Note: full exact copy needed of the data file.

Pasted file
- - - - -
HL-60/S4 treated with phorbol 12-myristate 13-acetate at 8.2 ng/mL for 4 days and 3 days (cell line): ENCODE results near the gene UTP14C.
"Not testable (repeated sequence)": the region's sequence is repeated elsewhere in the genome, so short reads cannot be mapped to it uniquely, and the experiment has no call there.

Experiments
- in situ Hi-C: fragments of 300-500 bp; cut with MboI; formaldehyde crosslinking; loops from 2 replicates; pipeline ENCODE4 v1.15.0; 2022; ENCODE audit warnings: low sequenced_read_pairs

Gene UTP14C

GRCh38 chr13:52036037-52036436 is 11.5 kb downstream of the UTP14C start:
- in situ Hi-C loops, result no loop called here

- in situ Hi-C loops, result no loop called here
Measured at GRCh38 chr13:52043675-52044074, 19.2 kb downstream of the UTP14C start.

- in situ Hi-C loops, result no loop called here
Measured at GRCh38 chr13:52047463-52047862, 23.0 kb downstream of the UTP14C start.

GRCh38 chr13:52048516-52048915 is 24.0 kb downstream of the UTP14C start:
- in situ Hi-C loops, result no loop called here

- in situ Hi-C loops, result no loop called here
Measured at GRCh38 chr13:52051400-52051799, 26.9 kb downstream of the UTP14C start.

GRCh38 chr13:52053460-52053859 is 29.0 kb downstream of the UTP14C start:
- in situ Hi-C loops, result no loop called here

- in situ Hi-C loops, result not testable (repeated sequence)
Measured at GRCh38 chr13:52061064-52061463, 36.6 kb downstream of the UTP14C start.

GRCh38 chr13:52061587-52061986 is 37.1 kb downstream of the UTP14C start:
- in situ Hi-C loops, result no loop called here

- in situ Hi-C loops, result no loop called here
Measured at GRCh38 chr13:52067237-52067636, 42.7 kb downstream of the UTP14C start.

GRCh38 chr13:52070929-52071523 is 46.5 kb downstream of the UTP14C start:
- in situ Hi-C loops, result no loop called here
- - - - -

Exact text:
HL-60/S4 treated with phorbol 12-myristate 13-acetate at 8.2 ng/mL for 4 days and 3 days (cell line): ENCODE results near the gene UTP14C.
"Not testable (repeated sequence)": the region's sequence is repeated elsewhere in the genome, so short reads cannot be mapped to it uniquely, and the experiment has no call there.

Experiments
- in situ Hi-C: fragments of 300-500 bp; cut with MboI; formaldehyde crosslinking; loops from 2 replicates; pipeline ENCODE4 v1.15.0; 2022; ENCODE audit warnings: low sequenced_read_pairs

Gene UTP14C

GRCh38 chr13:52036037-52036436 is 11.5 kb downstream of the UTP14C start:
- in situ Hi-C loops, result no loop called here

- in situ Hi-C loops, result no loop called here
Measured at GRCh38 chr13:52043675-52044074, 19.2 kb downstream of the UTP14C start.

- in situ Hi-C loops, result no loop called here
Measured at GRCh38 chr13:52047463-52047862, 23.0 kb downstream of the UTP14C start.

GRCh38 chr13:52048516-52048915 is 24.0 kb downstream of the UTP14C start:
- in situ Hi-C loops, result no loop called here

- in situ Hi-C loops, result no loop called here
Measured at GRCh38 chr13:52051400-52051799, 26.9 kb downstream of the UTP14C start.

GRCh38 chr13:52053460-52053859 is 29.0 kb downstream of the UTP14C start:
- in situ Hi-C loops, result no loop called here

- in situ Hi-C loops, result not testable (repeated sequence)
Measured at GRCh38 chr13:52061064-52061463, 36.6 kb downstream of the UTP14C start.

GRCh38 chr13:52061587-52061986 is 37.1 kb downstream of the UTP14C start:
- in situ Hi-C loops, result no loop called here

- in situ Hi-C loops, result no loop called here
Measured at GRCh38 chr13:52067237-52067636, 42.7 kb downstream of the UTP14C start.

GRCh38 chr13:52070929-52071523 is 46.5 kb downstream of the UTP14C start:
- in situ Hi-C loops, result no loop called here